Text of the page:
Alison Weissman has always found freedom on the back of a horse. Since fourth grade, the 50-year-old Wellington mom has found refuge and peace in the barn.
About five years ago, Weissman met Tommy, a starving, angry Hanoverian gelding left to fend for himself in a muddy paddock. She started visiting him at the barn, spending her own money on feed and vet care while trying to be diplomatic with his owner. Weissman was forced to leave Tommy behind when his owner would not give him up.
Wiessman runs a small nonprofit organization named Freedom Riders Academy in Wellington. She teaches lessons and uses the fees to keep the nonprofit running.
A year and a half later, Weissman got a phone call that she had 45 minutes to pick up the horse. Tommy was her first rescue, and the inspiration behind Weissman’s unique nonprofit, Freedom Riders Academy .
“I realized there were other horses that needed help,” Weissman said. “I leased a 25-acre property. I had to figure out a way to afford everything and not have the horses go back to the same situation they came from. That’s how Freedom Riders Academy developed. My daughter Cassidy and I started with a spring break camp. Then we started teaching lessons. The word started to get out a little bit. Five years later, we have 23 students and we have great people volunteering for us. It’s growing.”
Weissman was determined to sustain her rescue responsibly. Instead of relying solely on donations and grants, she teaches lessons and funnels every cent she makes back into the nonprofit. Weissman charges a monthly rate of $225 for one hour-long lesson per week, allowing for a reliable source of income to care for the horses.
“I don’t believe in weekly lessons because people will come and go as they please,” she said. “I want them to commit to a month at a time. It also helps our budget. We need a certain amount of money each month to stay afloat. I’d be irresponsible if I didn’t make sure that money came in.”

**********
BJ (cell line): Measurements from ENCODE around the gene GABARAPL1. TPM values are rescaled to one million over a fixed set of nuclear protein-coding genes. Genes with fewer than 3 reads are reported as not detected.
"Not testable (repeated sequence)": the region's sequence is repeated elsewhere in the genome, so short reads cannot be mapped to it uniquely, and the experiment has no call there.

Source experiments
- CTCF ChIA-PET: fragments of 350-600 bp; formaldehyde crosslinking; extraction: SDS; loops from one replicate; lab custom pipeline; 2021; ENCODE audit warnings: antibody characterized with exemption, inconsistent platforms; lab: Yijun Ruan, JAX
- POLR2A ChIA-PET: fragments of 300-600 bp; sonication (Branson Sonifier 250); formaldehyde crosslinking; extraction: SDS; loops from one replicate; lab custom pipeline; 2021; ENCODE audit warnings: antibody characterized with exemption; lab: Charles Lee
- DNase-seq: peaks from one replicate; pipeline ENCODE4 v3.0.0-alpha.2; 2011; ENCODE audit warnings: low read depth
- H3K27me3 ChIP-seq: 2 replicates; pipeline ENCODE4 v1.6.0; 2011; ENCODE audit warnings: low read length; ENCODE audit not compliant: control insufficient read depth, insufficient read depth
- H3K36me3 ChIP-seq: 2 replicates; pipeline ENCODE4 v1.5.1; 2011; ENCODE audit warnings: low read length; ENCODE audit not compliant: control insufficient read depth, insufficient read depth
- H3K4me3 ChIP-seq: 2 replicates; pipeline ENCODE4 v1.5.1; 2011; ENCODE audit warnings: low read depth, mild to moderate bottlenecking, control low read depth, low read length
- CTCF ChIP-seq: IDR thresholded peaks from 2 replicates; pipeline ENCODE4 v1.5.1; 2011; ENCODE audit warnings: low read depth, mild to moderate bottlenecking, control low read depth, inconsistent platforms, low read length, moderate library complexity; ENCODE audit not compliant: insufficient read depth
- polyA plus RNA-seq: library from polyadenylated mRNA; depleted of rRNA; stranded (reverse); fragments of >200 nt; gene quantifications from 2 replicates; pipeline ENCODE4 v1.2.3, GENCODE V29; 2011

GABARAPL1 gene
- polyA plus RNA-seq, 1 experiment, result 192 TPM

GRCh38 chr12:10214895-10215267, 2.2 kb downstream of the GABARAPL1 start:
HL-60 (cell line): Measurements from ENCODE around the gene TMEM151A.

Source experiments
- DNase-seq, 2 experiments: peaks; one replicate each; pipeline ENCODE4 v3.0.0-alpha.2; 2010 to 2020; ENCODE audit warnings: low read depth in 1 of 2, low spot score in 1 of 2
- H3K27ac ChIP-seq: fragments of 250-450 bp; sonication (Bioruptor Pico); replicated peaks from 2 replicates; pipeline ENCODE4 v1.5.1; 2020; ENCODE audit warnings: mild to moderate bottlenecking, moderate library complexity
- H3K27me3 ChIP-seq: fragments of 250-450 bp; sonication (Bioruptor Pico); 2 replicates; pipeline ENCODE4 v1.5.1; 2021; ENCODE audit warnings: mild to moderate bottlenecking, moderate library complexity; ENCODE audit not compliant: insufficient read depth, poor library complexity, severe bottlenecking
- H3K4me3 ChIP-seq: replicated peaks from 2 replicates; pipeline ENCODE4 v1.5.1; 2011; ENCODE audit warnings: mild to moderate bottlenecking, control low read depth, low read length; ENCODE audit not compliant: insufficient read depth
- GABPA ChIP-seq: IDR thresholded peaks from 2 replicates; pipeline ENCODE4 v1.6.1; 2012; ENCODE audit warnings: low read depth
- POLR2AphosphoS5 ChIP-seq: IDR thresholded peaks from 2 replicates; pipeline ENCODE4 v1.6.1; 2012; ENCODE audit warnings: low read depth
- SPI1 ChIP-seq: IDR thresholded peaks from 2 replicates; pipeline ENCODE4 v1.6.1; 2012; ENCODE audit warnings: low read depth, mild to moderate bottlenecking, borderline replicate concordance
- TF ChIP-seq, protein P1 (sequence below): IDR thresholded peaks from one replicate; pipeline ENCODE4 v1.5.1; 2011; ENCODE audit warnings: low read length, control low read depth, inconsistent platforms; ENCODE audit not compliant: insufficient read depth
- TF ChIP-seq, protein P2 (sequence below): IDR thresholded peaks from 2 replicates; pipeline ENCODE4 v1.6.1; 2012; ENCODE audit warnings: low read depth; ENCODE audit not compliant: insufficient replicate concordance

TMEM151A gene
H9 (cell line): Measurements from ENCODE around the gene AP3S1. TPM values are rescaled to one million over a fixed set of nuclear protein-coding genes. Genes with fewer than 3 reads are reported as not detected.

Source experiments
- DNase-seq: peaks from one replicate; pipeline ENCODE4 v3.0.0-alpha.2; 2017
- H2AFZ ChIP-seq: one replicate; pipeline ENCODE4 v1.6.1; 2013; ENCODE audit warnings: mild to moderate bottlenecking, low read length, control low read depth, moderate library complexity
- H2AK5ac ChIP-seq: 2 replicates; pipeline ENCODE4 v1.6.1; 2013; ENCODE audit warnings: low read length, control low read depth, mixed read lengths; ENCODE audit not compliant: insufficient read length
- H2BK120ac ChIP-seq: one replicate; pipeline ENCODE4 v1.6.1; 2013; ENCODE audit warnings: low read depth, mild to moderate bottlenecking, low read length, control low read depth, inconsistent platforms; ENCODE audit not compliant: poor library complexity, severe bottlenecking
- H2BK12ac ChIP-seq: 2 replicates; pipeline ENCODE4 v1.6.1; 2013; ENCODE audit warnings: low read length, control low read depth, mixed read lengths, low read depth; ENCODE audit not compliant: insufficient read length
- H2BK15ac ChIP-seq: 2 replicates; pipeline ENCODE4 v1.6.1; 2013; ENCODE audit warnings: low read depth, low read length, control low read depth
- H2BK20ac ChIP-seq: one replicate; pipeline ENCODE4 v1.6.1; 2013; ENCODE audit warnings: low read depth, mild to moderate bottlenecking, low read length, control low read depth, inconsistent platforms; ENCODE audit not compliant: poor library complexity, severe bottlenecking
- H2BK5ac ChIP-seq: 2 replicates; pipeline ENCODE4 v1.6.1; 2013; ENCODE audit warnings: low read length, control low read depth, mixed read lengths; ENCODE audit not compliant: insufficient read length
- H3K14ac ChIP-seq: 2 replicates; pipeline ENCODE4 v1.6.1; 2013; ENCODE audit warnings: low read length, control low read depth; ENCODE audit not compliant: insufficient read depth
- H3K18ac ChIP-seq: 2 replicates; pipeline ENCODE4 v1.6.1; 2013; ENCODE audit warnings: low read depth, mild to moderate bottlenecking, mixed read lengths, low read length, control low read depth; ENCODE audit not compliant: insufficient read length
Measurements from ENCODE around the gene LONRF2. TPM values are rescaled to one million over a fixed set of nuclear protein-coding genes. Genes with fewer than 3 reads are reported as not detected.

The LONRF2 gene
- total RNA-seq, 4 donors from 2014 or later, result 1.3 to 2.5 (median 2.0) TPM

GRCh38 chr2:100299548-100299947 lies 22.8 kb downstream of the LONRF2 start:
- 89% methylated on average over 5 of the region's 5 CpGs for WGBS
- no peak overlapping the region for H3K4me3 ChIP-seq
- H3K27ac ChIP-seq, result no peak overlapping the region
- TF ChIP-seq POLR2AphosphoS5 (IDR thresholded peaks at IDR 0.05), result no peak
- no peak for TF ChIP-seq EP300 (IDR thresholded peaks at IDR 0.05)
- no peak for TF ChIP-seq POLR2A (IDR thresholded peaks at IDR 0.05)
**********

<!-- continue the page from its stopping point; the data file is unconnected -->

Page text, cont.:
Unlike most trainers, Weissman adamantly refuses to go to horse shows.
“I’ve had people hound me to show,” she said. “I’ve had parents leave my barn because they want to chase that blue ribbon. It has financially hurt my barn, but it’s about being with the horses and caring for them. We have nothing to do with shows. We’re simply trying to make a difference.”
The “freedom” in the organization’s moniker comes from the feeling of liberation while horseback riding, and the freedom the horses experience once they’ve left an abusive situation. Seven horses live at the Freedom Riders Academy barn in Wellington. One of them is up for adoption. Weissman is very careful when choosing a new home for one of her horses. She is determined to make a difference, one horse at a time.
“Tommy was shown at WEF for many years and lots of money was made from him,” she said. “When he was no longer viable for them, they cast him off to the side. It happens on a daily basis. He gave his whole heart and soul and was treated like trash. I decided that was not going to exist as long as I could do anything about it.”
For more information or to donate to Freedom Riders Academy, call 561-201-7884 or visit www.freedomridersacademy.org.